The year is 1993. A well-off buyer can walk into a Toyota dealership and drive away with a brand-new Supra — six cylinders, forced induction, and two driven wheels out back. Or, that buyer can just about halve their spending and go home in a new performance-trim Acura Integra — sure, it’s based on the Civic, but that means it’s got VTEC and a stick shift sending power to those front wheels.
The year is 2022. Everything is the same, but everyone’s complaining. Why?
It’s funny. If you look at period reviews of the 1993 Supra Turbo, from places like Car and Driver or MotorWeek, they all talk about the chassis being a loan from Lexus — not the pure, purpose-built platform we all remember. Despite the car combining Corvette-rivaling performance with a more comfortable interior, C&D seemed lukewarm on the “humble little Supra,” saying:
[W]e wonder whether the new Supra faces an identity crisis. It is fast, but it is not a pure sports car like the RX-7. And it offers neither the styling, the luxury, nor the prestige of the 300ZX.
On the other hand, it is also true that the manual-box Lexus SC300 and this new Supra are almost fraternal twins in size, shape, drivetrain, and price. The Lexus is refined, opulent, and a styling imperium. ... [W]e still find it easier to imagine a long-term romance with the baby Lexus coupe, from which the Supra is now so aristocratically descended.
Maybe Car and Driver would’ve liked the Supra better if Toyota had been able to set design constraints for the chassis, rather than just borrowing whatever Lexus already had. Maybe they would’ve preferred a version that swapped out the vestigial rear seats for a shorter wheelbase, leaning the car further into that “pure sports car” market. I wonder what that might be like.
Our collective memory of the A80 Supra is tainted by tuners, Texas miles, and a somehow more himbo-filled remake of Point Break. Nostalgia tells us the ‘90s car is better than the modern iteration: It has a manual transmission, it’s more pure, it’s 100% Toyota with no involvement from any automaker which is inherently better for vague but totally meaningful reasons.
Yet, we forget that the Lexus SC came first. Toyota took a luxury grand-tourer platform, chopped it down to some slightly sportier dimensions, and rebadged it. That’s less involvement than the company had in designing the BMW-codeveloped A90. And now tuners are pushing absurd numbers through the new Supra’s engine, which is the one thing that cemented the old car in popular culture.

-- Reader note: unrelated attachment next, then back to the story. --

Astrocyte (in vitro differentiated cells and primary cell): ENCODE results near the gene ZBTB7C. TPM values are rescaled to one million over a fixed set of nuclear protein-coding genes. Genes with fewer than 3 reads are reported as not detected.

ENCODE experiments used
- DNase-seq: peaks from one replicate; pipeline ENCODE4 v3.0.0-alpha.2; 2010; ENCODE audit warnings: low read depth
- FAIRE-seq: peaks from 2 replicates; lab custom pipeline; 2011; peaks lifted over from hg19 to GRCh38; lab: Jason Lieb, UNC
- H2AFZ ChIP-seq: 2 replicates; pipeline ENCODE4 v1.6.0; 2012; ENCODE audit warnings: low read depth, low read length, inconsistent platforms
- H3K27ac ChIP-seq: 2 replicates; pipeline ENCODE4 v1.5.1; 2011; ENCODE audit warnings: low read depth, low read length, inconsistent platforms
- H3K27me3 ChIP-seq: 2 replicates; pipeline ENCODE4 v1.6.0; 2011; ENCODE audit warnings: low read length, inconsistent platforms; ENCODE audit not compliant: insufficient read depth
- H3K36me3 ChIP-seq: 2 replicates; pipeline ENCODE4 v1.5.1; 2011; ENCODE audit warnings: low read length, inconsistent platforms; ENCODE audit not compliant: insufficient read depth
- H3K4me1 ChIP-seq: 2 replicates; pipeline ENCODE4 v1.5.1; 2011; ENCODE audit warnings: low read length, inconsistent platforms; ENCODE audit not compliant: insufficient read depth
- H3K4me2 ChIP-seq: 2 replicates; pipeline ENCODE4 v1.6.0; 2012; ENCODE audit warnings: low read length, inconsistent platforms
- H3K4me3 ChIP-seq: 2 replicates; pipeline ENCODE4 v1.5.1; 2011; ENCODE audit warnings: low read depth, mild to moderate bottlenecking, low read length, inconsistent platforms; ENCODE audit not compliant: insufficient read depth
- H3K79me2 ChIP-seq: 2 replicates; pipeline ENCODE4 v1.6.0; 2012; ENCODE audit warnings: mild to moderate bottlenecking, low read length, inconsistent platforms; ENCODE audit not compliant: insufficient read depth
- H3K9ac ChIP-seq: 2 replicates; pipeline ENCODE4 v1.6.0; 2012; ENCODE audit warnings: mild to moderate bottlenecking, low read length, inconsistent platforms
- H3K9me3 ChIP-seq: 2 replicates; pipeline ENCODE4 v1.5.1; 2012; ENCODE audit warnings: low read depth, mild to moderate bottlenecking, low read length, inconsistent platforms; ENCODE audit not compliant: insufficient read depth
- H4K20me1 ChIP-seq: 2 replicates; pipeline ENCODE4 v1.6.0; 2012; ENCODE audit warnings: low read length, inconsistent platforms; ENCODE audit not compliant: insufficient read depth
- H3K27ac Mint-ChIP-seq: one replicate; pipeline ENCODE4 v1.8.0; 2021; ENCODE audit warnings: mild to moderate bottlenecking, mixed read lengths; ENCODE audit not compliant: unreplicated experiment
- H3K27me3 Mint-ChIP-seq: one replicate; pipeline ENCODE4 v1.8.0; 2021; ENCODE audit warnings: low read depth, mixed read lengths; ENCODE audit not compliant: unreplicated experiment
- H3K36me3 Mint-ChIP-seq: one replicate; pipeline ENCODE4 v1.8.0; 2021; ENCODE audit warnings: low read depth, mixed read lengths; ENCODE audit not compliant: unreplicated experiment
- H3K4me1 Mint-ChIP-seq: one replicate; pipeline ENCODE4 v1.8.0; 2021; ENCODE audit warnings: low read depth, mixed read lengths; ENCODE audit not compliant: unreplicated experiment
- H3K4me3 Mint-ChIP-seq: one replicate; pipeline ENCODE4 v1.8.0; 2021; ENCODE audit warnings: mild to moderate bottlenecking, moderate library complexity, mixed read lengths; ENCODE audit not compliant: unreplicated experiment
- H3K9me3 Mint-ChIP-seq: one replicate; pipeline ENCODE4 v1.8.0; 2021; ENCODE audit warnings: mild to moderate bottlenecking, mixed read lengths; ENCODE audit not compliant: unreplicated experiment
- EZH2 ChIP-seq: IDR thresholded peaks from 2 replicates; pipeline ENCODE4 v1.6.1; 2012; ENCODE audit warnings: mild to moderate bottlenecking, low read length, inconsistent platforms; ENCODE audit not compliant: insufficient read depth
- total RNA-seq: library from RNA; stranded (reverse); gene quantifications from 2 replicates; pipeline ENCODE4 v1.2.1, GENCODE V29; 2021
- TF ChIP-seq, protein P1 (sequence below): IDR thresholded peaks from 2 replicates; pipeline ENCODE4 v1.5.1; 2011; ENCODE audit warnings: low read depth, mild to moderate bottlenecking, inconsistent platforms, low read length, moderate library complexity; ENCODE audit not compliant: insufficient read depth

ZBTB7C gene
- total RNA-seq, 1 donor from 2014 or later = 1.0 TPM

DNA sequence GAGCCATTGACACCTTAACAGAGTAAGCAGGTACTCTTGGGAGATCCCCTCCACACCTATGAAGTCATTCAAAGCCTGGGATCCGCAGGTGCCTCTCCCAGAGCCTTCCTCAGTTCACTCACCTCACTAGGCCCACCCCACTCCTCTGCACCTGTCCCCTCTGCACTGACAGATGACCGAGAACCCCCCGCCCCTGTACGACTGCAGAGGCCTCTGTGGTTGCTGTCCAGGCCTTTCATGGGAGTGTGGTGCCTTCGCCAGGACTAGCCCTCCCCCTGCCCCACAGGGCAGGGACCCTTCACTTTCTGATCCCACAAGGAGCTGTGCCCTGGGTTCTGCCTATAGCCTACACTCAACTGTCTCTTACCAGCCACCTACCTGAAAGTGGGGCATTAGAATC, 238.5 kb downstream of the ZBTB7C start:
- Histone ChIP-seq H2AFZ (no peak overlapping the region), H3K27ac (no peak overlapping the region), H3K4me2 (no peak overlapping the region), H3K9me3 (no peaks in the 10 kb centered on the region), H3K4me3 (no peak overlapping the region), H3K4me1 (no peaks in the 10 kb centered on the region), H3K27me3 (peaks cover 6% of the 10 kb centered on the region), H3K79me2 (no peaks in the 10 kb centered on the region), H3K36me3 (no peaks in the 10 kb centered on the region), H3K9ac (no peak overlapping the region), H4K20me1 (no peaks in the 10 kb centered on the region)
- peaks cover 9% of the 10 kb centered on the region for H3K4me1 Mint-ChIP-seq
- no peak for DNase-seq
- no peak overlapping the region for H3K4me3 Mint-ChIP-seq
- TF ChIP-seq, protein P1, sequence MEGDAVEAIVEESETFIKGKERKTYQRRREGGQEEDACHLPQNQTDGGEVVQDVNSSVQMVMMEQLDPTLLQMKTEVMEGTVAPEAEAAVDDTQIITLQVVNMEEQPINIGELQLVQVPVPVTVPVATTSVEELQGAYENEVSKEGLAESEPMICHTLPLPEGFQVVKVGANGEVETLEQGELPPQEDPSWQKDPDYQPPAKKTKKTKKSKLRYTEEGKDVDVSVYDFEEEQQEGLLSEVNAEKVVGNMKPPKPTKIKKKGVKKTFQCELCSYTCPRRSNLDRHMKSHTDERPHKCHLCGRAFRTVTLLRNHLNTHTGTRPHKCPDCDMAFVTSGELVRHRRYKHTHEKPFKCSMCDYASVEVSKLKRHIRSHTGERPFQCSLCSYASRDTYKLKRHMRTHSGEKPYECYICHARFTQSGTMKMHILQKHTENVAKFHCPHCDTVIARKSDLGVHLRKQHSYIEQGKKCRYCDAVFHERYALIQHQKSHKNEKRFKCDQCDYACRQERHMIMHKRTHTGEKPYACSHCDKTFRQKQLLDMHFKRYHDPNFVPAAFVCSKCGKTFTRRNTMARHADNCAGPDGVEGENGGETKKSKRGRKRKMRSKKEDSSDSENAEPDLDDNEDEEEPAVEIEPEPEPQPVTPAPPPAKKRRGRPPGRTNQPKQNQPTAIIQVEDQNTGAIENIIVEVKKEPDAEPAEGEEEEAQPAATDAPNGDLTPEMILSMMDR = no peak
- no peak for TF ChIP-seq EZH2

The old car was just an old car. Built by a company to sell to a certain target customer. The new one takes the same formula, a comfortable sporting coupe based on a luxury platform, but adds more performance to the mix. Same as it ever was.
Now, we’re seeing the same situation with the new Integra. Acura announced a successor to their five-door luxury sport compact, and everyone’s up in arms that it’s a five-door luxury sport compact. Never mind that every Integra has been based on the Civic, never mind that it’s always been available with two rows of doors, never mind that Acura is skipping all the forgettable base models with this generation and jumping right to the equivalent of a GS-R.
No one can be disappointed that the new Integra isn’t the same as the old ones. You’re disappointed that it is the same, and that in being the same it ruins your nostalgia for the car of your youth. Sure, the Type R was special, but an upcoming Integra Type S is the worst-kept secret in cars right now. You all wanted a world-beating three-door liftback that revved to 9,000 RPM, and that’s a perfectly fine thing to want — it just isn’t an Integra.
Take off the rose-colored glasses, and really look at some of the ‘90s cars you’ve always loved. They’re good cars, very good cars, but they are consumer products — built for a target market, sold for a retail price. Any “soul” the revivals lack isn’t something that came from the factory, but something added later — either by mods and tuners, or by your own bedroom-poster memories.
Try out the new ones. Make some memories. Approach them as the continuations of a car, rather than of your memories of that car. Then, see how you feel — if you still dislike them, just remember that the cars haven’t changed. You did.